When Australia’s provisional parliament house was opened in 1927 in Canberra, by all accounts the ceremony took place in empty paddocks amid scenes of grazing sheep and dogs sniffing at dignitaries’ legs. Over the years, the city’s growth patterns fluctuated and during the 1930s Depression and World War II eras, building and other activities slowed down considerably. Writing in The Canberra Times (“A Life in corridors of power”, March 2013), Doug Anthony, a former Deputy Prime Minister, Leader of the Country (National) Party and Minister for the Interior (who visited the capital a lot during the 1930s with his parliamentarian father), recalled that Canberra of the time had very little here.
But by the 1940s and early 1950s, Labor’s Ben Chifley and the Liberals’ Robert Menzies, followed by other Prime Ministers and their governments, supported Canberra’s development as the national capital. The 1957 establishment of the National Capital Development Commission (NCDC) marked the start of the high rates of recruitment of public servants to Canberra which were to continue until the mid-1970s.
In the late 1960s, the city still had a small country town atmosphere. Many young people arrived from across Australia to work in the Commonwealth public service. The federal government which then had responsibility for Canberra, was generous. Incentives such as access to government housing (via a waiting list) and rental assistance through the Reg 97 subsidy, assisted young couples to buy a government house. People could register to rent or buy a government house or rent a flat. Living-away-from-home allowances, baby crèches, good schools and community facilities and even the allocation of free shrubs for suburban gardens, were among the “perks”.
Hostels were a feature of Canberra life and places such as the Hotel Acton catered largely for married people. Young singles often spent their first months or even years in hostels where nightly parties, corridor barbecues, cricket and card games were de rigueur. The quality of the hostels ranged from old, cold, dilapidated Reid House or Mulwala House to others such as Gorman, Narellan, Barton and Lawley Houses and the fairly new Gowrie (now Fenner Hall).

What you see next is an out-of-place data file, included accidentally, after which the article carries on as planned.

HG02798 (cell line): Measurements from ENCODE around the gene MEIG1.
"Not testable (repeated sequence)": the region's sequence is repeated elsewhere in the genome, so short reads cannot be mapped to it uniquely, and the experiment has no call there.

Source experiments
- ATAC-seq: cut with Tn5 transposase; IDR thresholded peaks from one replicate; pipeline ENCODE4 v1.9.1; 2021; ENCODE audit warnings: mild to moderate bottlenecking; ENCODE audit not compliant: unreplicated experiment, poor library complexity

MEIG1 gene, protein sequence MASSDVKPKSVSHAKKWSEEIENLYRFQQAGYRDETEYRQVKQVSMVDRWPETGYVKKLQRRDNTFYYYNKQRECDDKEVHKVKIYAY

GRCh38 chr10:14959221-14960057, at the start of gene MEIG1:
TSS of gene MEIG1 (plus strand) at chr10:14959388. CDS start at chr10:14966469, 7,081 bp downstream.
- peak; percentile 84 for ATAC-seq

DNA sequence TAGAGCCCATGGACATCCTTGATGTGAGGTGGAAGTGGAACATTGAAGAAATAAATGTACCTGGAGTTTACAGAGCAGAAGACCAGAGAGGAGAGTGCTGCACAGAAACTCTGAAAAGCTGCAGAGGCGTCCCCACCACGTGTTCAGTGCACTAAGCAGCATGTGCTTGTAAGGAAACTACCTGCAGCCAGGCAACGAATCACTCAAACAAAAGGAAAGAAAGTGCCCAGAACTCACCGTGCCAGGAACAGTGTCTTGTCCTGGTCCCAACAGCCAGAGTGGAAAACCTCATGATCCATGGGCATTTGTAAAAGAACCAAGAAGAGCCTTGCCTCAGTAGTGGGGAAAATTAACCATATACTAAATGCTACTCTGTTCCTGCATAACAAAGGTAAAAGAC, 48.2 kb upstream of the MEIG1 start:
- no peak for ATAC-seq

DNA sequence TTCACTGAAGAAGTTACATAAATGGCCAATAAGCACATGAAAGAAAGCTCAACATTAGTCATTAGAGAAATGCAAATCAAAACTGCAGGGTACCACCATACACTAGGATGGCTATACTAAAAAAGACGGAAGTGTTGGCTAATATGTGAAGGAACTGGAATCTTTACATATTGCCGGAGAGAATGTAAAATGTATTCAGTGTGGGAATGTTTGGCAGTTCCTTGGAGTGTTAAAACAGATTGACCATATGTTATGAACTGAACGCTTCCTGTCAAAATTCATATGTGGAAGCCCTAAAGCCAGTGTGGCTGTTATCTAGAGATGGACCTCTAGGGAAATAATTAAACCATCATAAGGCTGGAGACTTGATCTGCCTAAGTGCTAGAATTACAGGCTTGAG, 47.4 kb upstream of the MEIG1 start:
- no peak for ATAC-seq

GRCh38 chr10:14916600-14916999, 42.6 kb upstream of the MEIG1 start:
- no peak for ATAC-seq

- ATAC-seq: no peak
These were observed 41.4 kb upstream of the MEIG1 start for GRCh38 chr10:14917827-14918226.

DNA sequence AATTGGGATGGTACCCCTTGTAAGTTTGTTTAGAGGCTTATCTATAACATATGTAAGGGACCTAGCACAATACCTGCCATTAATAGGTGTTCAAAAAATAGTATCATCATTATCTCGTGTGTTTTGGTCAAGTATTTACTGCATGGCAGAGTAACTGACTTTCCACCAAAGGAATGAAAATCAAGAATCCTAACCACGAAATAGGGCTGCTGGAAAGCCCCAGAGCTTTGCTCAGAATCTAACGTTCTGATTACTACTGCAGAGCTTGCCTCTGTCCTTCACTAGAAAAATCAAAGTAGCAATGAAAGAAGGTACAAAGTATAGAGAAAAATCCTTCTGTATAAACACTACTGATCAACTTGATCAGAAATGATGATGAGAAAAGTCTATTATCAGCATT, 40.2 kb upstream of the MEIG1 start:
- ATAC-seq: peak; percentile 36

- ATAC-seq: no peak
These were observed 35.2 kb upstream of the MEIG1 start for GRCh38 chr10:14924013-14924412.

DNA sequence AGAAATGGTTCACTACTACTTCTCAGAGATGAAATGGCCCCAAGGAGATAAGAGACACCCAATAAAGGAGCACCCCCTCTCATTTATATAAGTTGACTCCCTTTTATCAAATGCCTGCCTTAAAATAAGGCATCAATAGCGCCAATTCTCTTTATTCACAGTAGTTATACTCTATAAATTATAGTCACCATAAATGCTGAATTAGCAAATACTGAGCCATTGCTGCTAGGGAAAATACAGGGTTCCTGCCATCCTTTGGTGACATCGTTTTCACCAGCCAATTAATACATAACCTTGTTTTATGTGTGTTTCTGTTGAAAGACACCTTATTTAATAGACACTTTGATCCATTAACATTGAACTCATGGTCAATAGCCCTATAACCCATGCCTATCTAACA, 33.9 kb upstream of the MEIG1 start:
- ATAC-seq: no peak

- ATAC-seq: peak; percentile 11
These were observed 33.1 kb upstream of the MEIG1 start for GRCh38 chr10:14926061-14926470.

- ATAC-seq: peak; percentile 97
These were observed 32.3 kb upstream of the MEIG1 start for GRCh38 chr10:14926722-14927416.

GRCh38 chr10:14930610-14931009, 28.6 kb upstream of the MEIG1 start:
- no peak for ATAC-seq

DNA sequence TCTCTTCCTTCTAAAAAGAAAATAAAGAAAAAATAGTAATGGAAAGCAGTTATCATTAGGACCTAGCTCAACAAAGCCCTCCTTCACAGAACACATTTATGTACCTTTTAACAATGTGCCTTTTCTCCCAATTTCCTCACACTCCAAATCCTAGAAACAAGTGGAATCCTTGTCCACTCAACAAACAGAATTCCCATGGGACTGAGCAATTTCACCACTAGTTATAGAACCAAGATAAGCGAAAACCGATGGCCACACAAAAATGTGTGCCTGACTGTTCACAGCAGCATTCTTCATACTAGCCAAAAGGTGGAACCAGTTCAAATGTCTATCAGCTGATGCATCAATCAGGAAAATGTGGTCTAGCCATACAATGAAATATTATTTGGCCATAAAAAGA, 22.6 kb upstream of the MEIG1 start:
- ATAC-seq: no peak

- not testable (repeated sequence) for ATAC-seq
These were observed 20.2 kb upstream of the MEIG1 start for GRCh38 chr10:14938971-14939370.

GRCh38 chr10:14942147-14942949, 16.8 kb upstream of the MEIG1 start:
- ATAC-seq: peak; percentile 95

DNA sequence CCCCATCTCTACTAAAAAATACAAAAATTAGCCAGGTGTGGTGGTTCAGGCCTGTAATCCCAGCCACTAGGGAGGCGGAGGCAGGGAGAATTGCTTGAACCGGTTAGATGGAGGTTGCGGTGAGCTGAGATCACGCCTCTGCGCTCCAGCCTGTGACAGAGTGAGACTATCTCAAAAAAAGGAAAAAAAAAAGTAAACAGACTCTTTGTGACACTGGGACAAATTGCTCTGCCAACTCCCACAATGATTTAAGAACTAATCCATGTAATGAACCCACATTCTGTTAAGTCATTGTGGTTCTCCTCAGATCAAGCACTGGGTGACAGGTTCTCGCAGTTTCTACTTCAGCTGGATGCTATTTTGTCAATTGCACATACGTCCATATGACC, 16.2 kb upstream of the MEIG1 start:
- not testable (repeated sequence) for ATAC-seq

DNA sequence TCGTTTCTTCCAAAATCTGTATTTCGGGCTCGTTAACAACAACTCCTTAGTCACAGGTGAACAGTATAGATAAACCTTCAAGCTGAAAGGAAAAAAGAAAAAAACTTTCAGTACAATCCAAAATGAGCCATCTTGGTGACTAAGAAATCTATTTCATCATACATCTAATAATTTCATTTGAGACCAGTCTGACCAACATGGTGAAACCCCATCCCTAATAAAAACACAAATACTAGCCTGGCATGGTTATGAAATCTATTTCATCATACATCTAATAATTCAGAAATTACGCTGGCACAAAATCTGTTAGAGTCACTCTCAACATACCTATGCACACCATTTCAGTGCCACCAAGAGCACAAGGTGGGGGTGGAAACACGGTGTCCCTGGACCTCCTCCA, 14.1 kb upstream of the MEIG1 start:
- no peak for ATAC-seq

A sense of enthusiasm pervaded this small town comprised of what are now the inner suburbs (other parts of Canberra such as those featuring the “mandatory” mission brown – were yet to be built). Civic, Kingston and Manuka were the main shopping areas. Unlike more-established CBDs with older, close-together buildings, a lot of Canberra’s structures sat in wide-open green spaces, such as the cubist, 1960s Northbourne Flats, designed by nationally-renowned architect, Sydney Ancher. Gracious old homes dotted parts of Northbourne Avenue on the city’s edge and to a lesser extent, Barry Drive.
Designed by renowned architect, Enrico Taglietti and built in 1961, the Townhouse Motor Inn and its restaurant, the Noah’s Ark, had a modern appeal, as did Braddon’s Canberra Rex Hotel with the distinctly-1960s decorative brickwork. Somehow these modern low-slung buildings blended well with quaint structures such as the old Canberra Club building and wooden police station in Civic.